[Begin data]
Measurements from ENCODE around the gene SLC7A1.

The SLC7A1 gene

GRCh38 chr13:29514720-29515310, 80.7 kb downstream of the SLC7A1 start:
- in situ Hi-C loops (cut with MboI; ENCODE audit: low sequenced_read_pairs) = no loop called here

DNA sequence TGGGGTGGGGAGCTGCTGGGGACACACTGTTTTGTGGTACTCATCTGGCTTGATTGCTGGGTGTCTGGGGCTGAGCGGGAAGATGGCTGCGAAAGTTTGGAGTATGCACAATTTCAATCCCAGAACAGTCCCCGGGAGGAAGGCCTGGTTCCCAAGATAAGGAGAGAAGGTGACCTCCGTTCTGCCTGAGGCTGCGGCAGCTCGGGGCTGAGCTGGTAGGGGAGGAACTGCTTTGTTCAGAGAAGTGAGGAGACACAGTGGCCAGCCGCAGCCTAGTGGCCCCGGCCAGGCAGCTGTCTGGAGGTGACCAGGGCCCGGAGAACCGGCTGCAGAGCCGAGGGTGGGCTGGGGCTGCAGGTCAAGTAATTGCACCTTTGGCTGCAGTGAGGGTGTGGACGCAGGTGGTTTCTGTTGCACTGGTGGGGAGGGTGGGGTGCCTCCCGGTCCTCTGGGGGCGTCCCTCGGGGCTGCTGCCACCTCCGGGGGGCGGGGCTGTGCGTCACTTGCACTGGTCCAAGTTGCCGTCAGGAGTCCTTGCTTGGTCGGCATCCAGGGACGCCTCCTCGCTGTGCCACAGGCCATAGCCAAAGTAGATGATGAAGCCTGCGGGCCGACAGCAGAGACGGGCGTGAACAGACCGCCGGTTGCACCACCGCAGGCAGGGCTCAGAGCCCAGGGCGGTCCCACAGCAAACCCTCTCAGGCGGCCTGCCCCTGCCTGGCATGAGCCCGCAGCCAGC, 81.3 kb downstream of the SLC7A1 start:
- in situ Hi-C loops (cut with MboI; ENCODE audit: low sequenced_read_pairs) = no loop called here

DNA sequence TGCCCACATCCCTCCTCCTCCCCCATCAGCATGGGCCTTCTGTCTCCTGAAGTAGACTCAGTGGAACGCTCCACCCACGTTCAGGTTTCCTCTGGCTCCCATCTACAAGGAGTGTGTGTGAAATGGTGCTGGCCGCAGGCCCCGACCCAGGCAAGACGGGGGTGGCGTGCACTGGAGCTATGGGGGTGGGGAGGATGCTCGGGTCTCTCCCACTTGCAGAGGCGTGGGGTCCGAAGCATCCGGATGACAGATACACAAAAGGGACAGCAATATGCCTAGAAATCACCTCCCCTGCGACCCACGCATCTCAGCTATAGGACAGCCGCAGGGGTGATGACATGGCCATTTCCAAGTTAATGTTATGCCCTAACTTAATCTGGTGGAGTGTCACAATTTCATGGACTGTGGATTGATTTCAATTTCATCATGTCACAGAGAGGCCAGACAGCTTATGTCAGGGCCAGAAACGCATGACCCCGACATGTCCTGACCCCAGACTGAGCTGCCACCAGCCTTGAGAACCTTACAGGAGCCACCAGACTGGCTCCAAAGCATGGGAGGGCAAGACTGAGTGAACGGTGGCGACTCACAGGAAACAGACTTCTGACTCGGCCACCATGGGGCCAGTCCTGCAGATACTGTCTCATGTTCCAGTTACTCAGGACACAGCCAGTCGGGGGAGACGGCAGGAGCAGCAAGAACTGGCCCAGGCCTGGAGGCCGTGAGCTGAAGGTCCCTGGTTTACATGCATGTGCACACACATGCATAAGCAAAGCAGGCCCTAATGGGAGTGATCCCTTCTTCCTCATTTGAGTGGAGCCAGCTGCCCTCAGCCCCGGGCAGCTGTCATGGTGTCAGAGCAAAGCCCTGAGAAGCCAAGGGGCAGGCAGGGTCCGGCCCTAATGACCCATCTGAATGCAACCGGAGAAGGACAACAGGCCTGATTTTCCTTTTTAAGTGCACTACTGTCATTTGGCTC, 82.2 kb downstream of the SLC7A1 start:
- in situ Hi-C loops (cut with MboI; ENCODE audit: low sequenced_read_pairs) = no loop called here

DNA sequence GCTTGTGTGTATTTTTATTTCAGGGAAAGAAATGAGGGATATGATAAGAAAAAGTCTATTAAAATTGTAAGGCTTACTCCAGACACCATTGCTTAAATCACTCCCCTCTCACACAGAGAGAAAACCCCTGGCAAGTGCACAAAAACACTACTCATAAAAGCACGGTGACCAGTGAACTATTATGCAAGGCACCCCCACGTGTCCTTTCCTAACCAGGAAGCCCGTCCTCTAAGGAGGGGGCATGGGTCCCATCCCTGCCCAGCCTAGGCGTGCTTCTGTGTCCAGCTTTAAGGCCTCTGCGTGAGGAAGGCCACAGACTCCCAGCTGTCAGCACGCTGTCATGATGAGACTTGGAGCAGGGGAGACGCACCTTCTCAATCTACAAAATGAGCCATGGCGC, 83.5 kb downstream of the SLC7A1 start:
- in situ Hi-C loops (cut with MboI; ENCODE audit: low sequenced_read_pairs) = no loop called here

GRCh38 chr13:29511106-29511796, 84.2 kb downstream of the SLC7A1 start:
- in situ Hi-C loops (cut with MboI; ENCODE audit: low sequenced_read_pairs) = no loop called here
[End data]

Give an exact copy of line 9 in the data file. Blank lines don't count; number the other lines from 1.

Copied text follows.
DNA sequence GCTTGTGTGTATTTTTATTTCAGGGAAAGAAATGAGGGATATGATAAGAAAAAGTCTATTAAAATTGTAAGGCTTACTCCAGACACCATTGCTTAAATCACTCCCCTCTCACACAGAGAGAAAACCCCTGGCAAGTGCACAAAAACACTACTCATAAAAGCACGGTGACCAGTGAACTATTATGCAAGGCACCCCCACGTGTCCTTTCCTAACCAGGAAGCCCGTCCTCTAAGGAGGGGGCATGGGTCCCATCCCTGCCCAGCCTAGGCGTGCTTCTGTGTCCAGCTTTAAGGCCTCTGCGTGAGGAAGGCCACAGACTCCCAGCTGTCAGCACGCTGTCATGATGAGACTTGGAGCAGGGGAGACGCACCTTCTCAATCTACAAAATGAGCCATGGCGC, 83.5 kb downstream of the SLC7A1 start: